Warehouse Inventory. Furthermore, drones offer improved inventory tracking visibility by providing real-time data on the location and condition of goods. By attaching sensors and cameras to drones, companies can monitor the movement of inventory throughout the supply chain. For instance, warehouse managers are using drones to do 100% inventory of their warehouses. In these situations, drones are using cameras and other sensor devices to count inventory. Then the business can reconcile these physical counts with their inventory management systems. As a result, drones can replace the mind-numbing physical inventory counts. Hence, this is both time saving and increases inventory accuracy.
4. 2D And QR Barcodes Able To Store More Data And Increases Interoperability.
First, the use of two-dimensional (2D) and quick response (QR) barcodes has significantly expanded the amount of information that can be conveyed in a barcode compared to traditional one-dimensional barcodes. Unlike tracking numbers that primarily serve as identifiers, 2D and QR barcodes can store more information. This can include such data elements as product specifications, batch numbers, expiration dates, and even manufacturing locations. For instance, 2D and QR barcodes allow for efficient tracking and tracing of shipments. By scanning these barcodes at various checkpoints along the supply chain, stakeholders can access real-time information about the location, condition, and status of goods.
Especially with QR barcodes, these barcodes promote interoperability by using open standards versus proprietary standards. As a result, they facilitate data exchange between more systems and devices to include off-the-shelf smartphones. For example, in warehouse management, these barcodes can be scanned by handheld devices or integrated into automated systems to streamline inventory management processes.
Now on the downside, even normal handling can damage a barcode. Also, a malfunctioning printer can inadvertently cause a barcode to become unreadable. Thus, training and maintenance is critical to minimize these errors.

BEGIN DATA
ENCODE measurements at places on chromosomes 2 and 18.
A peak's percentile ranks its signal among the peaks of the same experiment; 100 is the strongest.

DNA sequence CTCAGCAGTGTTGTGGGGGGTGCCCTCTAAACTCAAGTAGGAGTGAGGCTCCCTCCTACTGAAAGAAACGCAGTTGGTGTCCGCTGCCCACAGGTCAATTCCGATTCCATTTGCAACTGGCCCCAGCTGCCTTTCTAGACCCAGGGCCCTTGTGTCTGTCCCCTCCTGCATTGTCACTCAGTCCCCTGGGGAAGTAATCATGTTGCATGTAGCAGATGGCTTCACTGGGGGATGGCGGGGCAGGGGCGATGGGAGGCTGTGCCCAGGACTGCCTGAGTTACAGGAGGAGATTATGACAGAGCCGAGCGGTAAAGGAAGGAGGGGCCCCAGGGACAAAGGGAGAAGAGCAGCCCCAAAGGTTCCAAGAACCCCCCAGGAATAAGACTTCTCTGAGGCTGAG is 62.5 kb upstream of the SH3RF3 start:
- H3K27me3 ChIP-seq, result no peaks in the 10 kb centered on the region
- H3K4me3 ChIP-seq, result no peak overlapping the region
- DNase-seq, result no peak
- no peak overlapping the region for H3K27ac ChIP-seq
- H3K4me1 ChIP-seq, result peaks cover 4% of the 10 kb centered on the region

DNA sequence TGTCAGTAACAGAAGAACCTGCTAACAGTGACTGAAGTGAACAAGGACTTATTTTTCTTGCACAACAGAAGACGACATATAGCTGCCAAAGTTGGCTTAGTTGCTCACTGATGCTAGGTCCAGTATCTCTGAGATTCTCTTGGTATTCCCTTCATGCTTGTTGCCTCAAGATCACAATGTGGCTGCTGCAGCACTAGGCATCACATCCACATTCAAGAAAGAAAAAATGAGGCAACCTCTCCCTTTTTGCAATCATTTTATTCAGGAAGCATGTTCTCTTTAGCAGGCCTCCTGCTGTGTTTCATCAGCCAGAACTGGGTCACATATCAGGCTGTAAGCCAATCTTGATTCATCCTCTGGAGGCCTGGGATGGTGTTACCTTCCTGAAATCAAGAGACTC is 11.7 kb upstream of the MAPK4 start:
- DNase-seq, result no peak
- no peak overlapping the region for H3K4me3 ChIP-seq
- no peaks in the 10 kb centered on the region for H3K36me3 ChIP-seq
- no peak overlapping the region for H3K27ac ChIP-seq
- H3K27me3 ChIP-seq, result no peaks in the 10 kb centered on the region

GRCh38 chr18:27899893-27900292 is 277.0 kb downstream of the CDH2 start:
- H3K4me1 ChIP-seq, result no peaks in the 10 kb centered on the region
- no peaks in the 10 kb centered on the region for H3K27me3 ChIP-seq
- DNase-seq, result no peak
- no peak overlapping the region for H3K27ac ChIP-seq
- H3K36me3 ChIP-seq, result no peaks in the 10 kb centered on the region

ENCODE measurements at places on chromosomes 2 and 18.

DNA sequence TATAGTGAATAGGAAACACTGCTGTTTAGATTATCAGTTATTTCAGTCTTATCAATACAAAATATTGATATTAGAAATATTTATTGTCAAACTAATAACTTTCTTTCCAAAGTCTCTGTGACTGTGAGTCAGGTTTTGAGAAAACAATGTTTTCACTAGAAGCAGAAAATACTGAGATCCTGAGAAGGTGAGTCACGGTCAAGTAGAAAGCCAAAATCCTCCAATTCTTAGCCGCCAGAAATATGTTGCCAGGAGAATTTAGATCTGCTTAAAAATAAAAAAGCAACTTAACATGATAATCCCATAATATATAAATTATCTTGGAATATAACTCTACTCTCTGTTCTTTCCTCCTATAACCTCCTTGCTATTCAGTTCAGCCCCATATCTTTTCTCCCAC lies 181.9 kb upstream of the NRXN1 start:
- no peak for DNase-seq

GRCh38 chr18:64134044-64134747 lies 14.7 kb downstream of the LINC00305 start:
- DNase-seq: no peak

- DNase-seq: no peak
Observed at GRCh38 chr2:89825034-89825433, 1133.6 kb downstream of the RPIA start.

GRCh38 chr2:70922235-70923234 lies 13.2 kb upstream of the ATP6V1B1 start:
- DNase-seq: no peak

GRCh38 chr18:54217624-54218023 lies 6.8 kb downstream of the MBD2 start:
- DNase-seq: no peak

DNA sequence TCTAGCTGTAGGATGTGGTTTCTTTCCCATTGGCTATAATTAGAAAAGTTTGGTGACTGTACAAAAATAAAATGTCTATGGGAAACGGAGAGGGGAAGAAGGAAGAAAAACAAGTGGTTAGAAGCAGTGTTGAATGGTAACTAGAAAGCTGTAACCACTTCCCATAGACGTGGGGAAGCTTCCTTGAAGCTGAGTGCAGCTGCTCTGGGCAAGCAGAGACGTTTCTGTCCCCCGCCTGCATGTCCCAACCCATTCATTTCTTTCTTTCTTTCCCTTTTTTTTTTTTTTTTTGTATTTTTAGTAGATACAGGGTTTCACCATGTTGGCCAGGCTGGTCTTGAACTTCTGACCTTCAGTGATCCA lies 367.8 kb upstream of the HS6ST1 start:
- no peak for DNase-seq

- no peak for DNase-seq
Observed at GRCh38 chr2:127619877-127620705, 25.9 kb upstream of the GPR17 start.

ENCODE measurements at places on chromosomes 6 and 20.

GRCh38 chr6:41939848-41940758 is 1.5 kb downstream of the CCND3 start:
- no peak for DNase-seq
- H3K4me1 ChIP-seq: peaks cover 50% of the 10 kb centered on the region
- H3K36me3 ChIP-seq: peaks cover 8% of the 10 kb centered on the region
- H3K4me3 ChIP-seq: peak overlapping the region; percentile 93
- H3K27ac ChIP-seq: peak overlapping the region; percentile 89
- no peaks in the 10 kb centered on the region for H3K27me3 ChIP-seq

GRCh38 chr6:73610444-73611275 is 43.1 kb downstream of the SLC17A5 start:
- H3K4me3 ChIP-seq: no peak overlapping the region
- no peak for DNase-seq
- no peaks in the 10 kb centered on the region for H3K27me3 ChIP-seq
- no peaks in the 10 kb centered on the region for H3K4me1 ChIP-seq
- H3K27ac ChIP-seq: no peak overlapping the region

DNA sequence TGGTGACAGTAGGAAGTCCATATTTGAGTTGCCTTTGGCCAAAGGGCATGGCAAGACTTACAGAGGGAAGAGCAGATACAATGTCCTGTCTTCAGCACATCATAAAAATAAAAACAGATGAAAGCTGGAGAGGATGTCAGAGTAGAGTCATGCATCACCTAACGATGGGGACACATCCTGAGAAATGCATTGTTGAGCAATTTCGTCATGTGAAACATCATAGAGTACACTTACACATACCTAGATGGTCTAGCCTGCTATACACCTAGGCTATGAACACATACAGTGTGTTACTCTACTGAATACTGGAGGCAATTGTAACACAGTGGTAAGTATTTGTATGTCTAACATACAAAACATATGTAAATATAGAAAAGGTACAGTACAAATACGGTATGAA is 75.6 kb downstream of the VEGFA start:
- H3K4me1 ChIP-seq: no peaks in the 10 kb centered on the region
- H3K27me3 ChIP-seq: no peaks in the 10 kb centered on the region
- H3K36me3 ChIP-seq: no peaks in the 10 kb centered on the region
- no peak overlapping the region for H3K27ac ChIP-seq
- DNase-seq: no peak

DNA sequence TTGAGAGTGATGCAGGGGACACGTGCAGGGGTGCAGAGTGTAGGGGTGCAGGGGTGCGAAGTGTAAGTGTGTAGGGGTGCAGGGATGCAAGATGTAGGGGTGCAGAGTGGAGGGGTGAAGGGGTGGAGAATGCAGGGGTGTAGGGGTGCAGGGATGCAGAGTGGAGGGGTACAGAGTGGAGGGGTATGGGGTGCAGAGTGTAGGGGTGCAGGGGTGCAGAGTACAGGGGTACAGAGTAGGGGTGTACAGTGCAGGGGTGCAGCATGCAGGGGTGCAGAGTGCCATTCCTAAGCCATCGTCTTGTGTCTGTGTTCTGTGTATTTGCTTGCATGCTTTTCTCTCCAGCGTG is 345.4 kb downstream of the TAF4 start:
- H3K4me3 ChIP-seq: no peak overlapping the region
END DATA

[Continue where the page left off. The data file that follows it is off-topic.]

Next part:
5. IoT Devices Increases The Capabilities And Durability Of Tracking Technology.
IoT devices such as sensors and RFID tags enable real-time monitoring of goods throughout the supply chain. In many cases, IoT devices are replacing barcode solutions due to their durability, interoperability, and advanced features such as write-read capabilities.
For example, by attaching IoT devices to products or packaging, companies can track temperature conditions, monitor inventory levels, and ensure timely replenishment. As the cost of IoT devices such as passive RFID tags go down, logistics operations are leveraging this technology more and more over barcodes.
There are a wide-range of IoT devices and tracking technology solutions for IoT devices. Basically, IoT-based sensor solutions combine signals from multiple devices connected in a network. Additionally, these solutions enable two-way communication, data exchange, smart data collection, and autonomous control of assets. What’s more, RFID tags are either short-range passive tags measured in inches or active, long-range tags measured in feets. Lastly, there are many types of sensors to include proximity sensors, accelerometers, magnetic sensors, temperature sensors, and pressure sensors to name a few.
Also, depending on the need, there are IoT solutions used for both short-range and long-range communications. Short-range technologies include RFID, Wi-Fi, Bluetooth Low Energy (BLE), and Ultra-Wide Band (UWB) that are normally used for indoor asset tracking technologies. All of these short-range technologies except RFID can precisely track the location of an asset in the range of centimeters to meters. However, BLE has certain advantages over others due to its mature ecosystem, low cost, easy deployment, and low power consumption.